Consider the heats of combustion of the four isomeric alkenes of molecular formula C4H8. All undergo combustion according to the equation

When the heats of combustion of the isomers are plotted on a common scale as in the figure, we see that the isomer of highest energy (the least stable one) is 1-butene, CH2=CHCH2CH3. The isomer of lowest energy (most stable) is 2-methylpropene (CH3)2C=CH2.
Analogous data for a host of alkenes tell us that the most important factors governing alkene stability are:
1. Degree of substitution (alkyl substituents stabilize a double bond)
2. Van der Waals strain (destabilizing when alkyl groups are cis to each other)
Degree of substitution. We classify double bonds as monosubstituted, disubstituted, trisubstituted, or tetrasubstituted according to the number of carbon atoms that are directly attached to the CoeC structural unit.

Monosubstituted alkenes:
 Disubstituted alkenes:
(R and R may be the same or different)
 Trisubstituted alkenes:
(R, R , and R may be the same or different)
 Tetrasubstituted alkenes:
(R, R , R , and R may be the same or different)
Like the sp2-hybridized carbons of carbocations and free radicals, the sp2-hybridized carbons of double bonds are electron attracting, and alkenes are stabilized by substituents that release electrons to these carbons. As we saw in the preceding section, alkyl groups are better electron-releasing substituents than hydrogen and are, therefore, better able to stabilize an alkene.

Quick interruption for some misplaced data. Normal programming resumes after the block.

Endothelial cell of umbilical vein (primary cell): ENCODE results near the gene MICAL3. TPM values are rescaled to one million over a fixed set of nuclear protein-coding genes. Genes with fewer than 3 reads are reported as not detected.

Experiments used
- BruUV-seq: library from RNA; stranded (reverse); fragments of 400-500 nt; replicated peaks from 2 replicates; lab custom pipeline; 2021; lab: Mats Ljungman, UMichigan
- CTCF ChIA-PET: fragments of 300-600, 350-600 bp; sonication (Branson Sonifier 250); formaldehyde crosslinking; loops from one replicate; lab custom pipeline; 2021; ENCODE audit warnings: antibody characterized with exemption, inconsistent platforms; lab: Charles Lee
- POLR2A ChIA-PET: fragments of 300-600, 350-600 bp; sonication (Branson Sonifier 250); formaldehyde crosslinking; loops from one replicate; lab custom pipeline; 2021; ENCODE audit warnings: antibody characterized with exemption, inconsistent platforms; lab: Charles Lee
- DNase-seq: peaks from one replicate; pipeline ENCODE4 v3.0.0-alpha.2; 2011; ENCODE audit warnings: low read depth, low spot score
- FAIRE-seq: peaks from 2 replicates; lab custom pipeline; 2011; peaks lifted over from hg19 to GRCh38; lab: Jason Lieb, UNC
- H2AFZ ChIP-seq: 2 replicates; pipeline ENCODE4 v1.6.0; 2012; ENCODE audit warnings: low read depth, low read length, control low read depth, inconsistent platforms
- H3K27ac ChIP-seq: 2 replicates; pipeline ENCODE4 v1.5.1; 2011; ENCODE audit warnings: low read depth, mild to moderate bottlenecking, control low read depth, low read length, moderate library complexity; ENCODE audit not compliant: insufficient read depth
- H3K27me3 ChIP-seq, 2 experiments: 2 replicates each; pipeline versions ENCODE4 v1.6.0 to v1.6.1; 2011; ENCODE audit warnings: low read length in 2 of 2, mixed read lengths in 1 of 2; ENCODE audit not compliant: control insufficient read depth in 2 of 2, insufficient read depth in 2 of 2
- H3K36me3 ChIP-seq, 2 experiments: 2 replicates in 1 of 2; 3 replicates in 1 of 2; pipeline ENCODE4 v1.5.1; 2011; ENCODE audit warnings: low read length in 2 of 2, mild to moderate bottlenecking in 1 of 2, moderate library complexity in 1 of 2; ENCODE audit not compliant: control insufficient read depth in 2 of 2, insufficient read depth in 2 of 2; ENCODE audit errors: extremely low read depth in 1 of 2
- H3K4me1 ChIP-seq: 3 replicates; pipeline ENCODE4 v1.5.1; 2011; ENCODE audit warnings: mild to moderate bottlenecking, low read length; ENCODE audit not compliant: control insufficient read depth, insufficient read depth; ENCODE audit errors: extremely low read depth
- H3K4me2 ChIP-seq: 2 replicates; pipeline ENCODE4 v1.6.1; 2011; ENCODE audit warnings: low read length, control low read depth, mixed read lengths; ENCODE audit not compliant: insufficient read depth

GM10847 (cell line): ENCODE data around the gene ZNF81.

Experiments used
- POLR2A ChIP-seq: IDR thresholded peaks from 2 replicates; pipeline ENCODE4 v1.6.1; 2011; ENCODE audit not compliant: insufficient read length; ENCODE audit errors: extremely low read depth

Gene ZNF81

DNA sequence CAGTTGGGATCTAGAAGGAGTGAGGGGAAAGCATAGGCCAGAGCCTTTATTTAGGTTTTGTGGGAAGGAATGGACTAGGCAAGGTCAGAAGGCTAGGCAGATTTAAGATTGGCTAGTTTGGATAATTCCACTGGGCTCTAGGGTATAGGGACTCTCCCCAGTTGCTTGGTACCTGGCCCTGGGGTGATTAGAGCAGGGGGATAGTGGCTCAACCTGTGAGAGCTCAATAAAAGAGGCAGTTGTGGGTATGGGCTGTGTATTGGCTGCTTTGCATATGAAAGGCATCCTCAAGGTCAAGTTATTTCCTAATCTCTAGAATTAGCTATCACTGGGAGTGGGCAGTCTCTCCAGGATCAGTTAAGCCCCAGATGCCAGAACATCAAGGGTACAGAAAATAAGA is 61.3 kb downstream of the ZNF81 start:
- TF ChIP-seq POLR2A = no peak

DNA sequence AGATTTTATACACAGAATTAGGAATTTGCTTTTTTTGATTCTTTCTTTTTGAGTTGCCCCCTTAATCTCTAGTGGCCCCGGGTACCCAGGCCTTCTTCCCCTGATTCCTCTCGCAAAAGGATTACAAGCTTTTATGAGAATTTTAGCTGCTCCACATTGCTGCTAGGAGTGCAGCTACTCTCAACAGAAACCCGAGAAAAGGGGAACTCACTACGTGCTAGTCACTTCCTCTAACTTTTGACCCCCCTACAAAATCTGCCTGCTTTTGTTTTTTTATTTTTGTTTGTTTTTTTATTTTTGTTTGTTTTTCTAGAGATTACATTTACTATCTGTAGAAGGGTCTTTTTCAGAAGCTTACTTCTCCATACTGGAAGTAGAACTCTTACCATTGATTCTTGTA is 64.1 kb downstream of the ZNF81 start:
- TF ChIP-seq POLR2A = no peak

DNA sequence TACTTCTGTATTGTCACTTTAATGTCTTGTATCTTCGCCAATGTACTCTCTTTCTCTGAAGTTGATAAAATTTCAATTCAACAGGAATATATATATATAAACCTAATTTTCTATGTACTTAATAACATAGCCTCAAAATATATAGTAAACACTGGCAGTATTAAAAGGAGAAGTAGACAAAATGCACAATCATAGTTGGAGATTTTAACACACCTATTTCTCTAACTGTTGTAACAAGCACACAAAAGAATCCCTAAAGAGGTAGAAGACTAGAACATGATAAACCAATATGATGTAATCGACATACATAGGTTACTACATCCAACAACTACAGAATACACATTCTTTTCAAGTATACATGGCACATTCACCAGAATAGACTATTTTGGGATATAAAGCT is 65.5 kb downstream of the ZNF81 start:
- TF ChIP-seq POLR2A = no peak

An effect that results when two or more atoms or groups interact so as to alter the electron distribution in a system is called an electronic effect. The greater stability of more highly substituted alkenes is an example of an electronic effect.
van der Waals strain. Alkenes are more stable when large substituents are trans to each other than when they are cis. As was seen in Figure above , trans-2-butene has a lower heat of combustion and is more stable than cis-2-butene. The energy difference between the two is 3 kJ/mol (0.7 kcal/mol). The source of this energy difference is due to the fact that methyl groups approach each other very closely in cis-2-butene, but the trans isomer is free of strain. An effect that results when two or more atoms are close enough in space that a repulsion occurs between them is one type of steric effect. The greater stability of trans alkenes compared with their cis counterparts is an example of a steric effect.
The difference in stability between stereoisomeric alkenes is even more pronounced with larger alkyl groups on the double bond. A particularly striking example compares cis- and trans-2,2,5,5-tetramethyl-3-hexene, in which the heat of combustion of the cis stereoisomer is 44 kJ/mol (10.5 kcal/mol) higher than that of the trans. The cis isomer is destabilized by the large van der Waals strain between the bulky tert-butyl groups on the same side of the double bond.

The Reimer-Tiemann reaction: Reaction and its Mechanism

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